Seattle Center House, Performance Studio, 325-6500, $10-$24 pay-what-you-will Thurs., Oct. 25 7:30 p.m. Thurs.-Sat.; 2 p.m. matinees Sun. ends Sun., Nov. 11
MACBETH CLIMBS from the witches' cauldron, a buff and brawny creation of the underworld, and, clad only in loincloth and necklace, proceeds quickly to his grisly murder of the king for his crown, then to slaughtering whole families to maintain his ill-gotten power. Director Michael Kevin has excised all references to Scotland in this spare but audacious Seattle Shakespeare Company staging, setting the action within some indefinite, primordial culture to forge a lively spook show. The three witches whose prophecies spur Macbeth's ambition are only apparitions, menacing eyes dancing on the backdrop. All supporting characters, meanwhile, have been folded into a chorus of "Ministers of Darkness," stepping out of their shrouds as needed to play the roles of Banquo, Lennox, or Macduff.
Rex Young's Macbeth is so masculine that he reminds less of Gielgud than of Heston in Planet of the Apes. This is due in large part to the near nakedness of the mostly male cast and, although a desire to be sophisticated might shame the confession, it's horribly off-putting. It's clear that Kevin is trying to get at the primal essence of men's motives and that he has taken inspiration from Orson Welles' legendary 1936 "voodoo" production. But by placing Macbeth in this primitive setting, he has, in effect, demoted the Thane of Glamis to a tribal warrior. Kevin has unwittingly lowered the stakes, and lessened our interest. Macbeth's butchery can't offend civilization because there's none here to breach. What does savagery matter among savages?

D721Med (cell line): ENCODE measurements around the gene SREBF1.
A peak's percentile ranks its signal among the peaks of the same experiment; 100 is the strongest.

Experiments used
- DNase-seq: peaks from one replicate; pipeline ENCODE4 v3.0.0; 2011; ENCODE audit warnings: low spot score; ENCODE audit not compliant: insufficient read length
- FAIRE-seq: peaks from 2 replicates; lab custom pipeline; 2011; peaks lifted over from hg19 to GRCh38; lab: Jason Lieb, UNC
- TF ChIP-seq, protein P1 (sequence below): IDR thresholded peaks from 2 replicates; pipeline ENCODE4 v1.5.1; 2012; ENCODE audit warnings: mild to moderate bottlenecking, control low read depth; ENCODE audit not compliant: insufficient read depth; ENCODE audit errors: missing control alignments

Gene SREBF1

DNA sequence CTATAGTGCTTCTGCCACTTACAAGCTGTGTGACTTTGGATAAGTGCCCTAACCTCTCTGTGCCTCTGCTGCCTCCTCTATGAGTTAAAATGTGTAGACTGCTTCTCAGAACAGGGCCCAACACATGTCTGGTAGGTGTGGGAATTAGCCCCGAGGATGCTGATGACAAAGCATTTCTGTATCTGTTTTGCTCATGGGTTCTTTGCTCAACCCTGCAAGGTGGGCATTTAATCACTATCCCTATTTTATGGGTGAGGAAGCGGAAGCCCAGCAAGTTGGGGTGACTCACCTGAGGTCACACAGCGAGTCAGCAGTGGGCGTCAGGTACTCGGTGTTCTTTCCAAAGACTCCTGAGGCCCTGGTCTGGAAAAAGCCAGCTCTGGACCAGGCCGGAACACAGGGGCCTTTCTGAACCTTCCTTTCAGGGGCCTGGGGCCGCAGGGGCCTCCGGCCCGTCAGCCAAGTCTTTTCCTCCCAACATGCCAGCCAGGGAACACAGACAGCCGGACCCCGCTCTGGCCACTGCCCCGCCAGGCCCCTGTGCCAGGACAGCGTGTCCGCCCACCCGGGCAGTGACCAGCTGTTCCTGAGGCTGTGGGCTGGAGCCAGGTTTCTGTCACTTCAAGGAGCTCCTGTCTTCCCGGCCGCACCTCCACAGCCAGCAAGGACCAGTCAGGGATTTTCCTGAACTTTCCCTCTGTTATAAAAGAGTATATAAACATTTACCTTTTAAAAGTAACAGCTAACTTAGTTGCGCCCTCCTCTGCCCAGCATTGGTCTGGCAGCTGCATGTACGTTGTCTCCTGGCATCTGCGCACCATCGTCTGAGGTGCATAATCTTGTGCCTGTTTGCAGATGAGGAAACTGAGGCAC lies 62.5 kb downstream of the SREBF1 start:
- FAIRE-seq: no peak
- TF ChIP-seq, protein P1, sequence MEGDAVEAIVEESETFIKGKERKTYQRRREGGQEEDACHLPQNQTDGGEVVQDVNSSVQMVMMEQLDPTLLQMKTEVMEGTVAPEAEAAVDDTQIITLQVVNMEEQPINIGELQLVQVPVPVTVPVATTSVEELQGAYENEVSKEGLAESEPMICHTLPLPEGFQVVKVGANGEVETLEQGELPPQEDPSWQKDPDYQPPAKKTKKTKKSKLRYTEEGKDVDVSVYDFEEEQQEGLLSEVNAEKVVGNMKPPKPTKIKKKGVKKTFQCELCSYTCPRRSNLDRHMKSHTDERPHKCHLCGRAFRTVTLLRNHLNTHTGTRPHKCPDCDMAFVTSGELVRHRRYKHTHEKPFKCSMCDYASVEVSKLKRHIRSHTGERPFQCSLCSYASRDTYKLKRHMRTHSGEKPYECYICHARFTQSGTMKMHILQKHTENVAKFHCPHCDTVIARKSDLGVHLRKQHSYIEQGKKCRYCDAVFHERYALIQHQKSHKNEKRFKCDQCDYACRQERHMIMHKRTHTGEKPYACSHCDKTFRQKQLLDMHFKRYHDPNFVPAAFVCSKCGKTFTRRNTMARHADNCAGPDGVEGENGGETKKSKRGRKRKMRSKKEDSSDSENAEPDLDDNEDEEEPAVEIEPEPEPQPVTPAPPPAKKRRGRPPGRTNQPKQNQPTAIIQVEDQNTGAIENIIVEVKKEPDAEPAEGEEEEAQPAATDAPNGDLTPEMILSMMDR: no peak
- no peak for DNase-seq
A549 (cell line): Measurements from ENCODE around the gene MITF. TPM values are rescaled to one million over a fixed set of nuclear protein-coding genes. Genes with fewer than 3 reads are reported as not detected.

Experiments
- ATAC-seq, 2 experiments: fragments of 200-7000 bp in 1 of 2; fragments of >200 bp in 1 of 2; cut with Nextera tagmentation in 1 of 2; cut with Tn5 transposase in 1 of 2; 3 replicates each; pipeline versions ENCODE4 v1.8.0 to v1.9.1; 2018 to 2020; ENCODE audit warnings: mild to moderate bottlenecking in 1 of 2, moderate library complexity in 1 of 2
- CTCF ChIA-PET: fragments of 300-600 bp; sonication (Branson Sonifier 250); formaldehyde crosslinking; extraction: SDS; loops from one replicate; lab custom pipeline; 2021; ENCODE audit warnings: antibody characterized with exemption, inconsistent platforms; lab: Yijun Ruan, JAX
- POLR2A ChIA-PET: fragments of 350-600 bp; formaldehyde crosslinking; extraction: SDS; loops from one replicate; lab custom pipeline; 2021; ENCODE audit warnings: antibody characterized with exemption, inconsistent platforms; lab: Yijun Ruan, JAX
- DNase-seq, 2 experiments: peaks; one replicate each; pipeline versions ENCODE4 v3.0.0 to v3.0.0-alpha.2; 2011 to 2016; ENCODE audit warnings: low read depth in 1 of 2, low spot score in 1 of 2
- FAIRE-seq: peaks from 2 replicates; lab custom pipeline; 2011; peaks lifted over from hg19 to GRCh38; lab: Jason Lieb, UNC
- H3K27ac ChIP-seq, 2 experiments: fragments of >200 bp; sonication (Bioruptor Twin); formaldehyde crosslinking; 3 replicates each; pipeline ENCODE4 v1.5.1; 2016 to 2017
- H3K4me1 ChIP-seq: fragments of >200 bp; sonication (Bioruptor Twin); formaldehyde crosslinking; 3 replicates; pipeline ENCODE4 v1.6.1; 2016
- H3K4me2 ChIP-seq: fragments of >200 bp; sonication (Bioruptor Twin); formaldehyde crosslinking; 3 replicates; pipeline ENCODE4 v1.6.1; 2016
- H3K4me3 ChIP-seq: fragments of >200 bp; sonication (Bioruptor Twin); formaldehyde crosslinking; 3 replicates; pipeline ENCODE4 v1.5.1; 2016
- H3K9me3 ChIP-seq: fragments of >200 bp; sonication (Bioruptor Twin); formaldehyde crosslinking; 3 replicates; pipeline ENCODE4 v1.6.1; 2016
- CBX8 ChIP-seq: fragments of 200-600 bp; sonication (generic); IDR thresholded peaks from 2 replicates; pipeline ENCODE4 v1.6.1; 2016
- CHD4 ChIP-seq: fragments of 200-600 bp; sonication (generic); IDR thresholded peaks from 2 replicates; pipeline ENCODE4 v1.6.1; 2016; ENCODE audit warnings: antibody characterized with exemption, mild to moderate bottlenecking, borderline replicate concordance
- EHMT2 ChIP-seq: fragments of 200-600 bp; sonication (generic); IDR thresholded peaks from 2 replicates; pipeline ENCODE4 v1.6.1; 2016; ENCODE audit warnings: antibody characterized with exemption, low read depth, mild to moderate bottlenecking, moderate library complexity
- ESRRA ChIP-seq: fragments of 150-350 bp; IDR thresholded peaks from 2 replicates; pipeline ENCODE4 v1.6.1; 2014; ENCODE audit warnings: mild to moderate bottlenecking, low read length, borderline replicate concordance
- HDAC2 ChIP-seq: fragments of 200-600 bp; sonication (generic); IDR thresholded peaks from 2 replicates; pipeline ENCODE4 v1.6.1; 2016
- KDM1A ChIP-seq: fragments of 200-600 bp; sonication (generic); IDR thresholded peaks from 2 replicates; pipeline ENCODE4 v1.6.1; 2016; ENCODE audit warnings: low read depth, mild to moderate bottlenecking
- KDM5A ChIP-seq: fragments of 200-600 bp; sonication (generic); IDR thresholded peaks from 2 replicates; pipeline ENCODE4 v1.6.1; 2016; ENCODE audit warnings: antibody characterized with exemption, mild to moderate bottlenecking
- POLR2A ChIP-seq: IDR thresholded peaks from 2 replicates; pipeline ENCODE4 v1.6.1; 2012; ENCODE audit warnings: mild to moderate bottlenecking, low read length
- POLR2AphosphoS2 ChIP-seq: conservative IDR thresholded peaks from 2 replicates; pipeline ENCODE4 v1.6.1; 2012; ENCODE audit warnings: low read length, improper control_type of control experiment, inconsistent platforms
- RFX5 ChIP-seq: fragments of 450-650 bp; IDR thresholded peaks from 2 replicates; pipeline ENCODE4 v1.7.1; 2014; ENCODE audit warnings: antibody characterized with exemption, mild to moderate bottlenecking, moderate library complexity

There are fine performances here, in particular Amy Thone's rendering of the sleepwalking Lady Macbeth and Kevin McKeon as the grieving Macduff, but the root deficiency of the show's conception limits how high they can soar. With its incantations and blood, Macbeth should be chilling. In this version, everyone just looks chilly.